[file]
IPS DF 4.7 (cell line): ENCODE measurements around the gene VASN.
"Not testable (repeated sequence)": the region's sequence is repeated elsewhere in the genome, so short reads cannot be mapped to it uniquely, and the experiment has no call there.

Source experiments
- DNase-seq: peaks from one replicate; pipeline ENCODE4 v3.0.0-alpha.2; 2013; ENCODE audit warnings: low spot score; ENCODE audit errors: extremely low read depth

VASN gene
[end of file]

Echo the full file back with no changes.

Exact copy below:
IPS DF 4.7 (cell line): ENCODE measurements around the gene VASN.
"Not testable (repeated sequence)": the region's sequence is repeated elsewhere in the genome, so short reads cannot be mapped to it uniquely, and the experiment has no call there.

Source experiments
- DNase-seq: peaks from one replicate; pipeline ENCODE4 v3.0.0-alpha.2; 2013; ENCODE audit warnings: low spot score; ENCODE audit errors: extremely low read depth

VASN gene